From iVillage (full post and rankings):
For the past nine days, iVillage has been counting down our list of Best to Worst States for Women. When we first envisioned this project four months ago, we hoped to gain some insight into what it’s like to be a woman in each of our 50 states. We could not have predicted how relevant the answers to these questions would be during a particularly eventful presidential election year.
While reproductive rights, birth control and health care access dominate the headlines, our investigation has brought these issues home to where women live. In creating our rankings, we analyzed health care and reproductive rights as well as economic success, access to affordable childcare, female representation in government and educational attainment. We wondered: Which states are getting things right and really helping women? And which states still have a learning curve on these issues?
It’s nothing personal Mississippi. We’re sure you’re a lovely place to visit. But we would not want to live there. At least, not right now. But we have some ideas on how you can do a better job empowering women. Read on.
Mississippi has the country’s lowest childcare costs ($4,650 per year for an infant) which is good considering its high fertility rate of 15 births per 1,000 people. Mississippi’s childcare assistance policy is relatively generous considering women’s median earnings (see the “bad news” below), covering families of three that earn up to $35,000 per year, but with nearly 10,000 children on a waiting list, women will need to make sure they register early.
Mississippi came in dead-last in four of our ranking categories. It has the highest rate of female poverty (22 percent), the lowest median earnings ($28,879), and the highest percentage of overweight and obese women (68 percent). Mississippi women exercise the least (36 percent don’t work out at all). Women here eat fewer fruits and vegetables than women in every state except Oklahoma. And Mississippi ranks in the bottom 10 on college graduation rate (21 percent), health insurance coverage (24 percent uninsured), mammogram rates (32 percent unscreened) and political representation.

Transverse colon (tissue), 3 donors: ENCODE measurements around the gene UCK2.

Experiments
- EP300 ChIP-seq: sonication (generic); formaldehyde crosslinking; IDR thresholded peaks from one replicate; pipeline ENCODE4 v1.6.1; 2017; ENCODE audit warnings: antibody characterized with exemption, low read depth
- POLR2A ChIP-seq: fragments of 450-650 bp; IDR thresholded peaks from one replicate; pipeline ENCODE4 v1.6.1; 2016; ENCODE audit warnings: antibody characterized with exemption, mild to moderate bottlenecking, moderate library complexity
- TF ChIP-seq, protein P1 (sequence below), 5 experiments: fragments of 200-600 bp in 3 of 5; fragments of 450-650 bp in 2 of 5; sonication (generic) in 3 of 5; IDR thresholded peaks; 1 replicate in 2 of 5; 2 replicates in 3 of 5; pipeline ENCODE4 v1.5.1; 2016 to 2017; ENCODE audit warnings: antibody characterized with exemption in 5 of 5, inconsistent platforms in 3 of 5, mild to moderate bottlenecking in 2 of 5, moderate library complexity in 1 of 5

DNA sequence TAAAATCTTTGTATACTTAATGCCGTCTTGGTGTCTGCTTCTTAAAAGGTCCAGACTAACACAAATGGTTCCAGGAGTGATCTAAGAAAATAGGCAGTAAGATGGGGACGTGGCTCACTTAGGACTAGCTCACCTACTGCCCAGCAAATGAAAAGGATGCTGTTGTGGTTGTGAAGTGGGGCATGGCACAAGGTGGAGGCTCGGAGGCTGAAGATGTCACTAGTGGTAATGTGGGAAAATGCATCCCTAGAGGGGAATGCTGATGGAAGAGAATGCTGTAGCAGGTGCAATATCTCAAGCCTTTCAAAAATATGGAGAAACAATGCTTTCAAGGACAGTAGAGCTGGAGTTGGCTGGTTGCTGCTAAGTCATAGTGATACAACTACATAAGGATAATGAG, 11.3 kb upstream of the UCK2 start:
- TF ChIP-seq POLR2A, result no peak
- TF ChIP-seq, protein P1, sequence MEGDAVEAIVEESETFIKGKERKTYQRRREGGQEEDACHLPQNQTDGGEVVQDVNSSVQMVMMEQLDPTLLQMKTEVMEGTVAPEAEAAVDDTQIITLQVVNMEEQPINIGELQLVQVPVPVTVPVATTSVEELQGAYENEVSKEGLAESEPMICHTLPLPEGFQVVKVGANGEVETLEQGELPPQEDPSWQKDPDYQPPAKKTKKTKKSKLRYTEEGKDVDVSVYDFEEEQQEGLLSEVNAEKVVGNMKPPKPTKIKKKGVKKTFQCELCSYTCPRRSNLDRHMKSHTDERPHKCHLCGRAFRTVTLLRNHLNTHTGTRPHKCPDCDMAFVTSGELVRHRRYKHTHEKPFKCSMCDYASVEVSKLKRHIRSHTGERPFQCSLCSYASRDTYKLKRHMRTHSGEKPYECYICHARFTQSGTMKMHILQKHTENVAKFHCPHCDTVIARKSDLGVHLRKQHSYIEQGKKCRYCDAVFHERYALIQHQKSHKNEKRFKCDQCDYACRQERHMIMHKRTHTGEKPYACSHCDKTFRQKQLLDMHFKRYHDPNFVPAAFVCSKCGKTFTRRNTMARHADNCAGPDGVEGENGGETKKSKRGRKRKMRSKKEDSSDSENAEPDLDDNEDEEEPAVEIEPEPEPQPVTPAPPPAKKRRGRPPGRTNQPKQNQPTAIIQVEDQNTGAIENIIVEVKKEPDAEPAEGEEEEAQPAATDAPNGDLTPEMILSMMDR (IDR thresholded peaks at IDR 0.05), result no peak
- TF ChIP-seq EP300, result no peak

In fact, Mississippi is one of just four states that have never sent a woman to Congress. Not a one. Ever. It has also never had a female governor and its state legislature is just 15 percent female -- 26 out of 174 seats. And in the state’s 195-year history, voters have only sent a woman to office four times -- and three of those times it was the same person: Evelyn Gandy, who filled three different executive seats during the 1960s and 1970s.
Mississippi’s reproductive rights record is equally abysmal. Considering 99 percent of counties have no abortion provider and Mississippi accounted for 0.2 percent of abortions in the U.S. in 2008, the state has a de facto ban on the procedure due to lack of access. In 2011, state lawmakers tried but failed to pass a Personhood Amendment that would identify life as beginning at conception, a move that would have further eroded women’s reproductive choices. But in this legislative session, lawmakers have advanced bills that would ban abortion as soon as a fetal heartbeat is detected (around six weeks) and require doctors to be present when a woman takes medication to induce an abortion. The law is meant to stop doctors from prescribing via telephone, a move that allows physicians to serve women who cannot travel to one of the state’s only two abortion providers.
Mississippi’s most famous citizen is Oprah Winfrey, who was born in Kosciusko and ranks 139th among Forbes’ list of the country’s wealthiest Americans. (We think we can guess what she thinks of her home state’s dubious distinction.)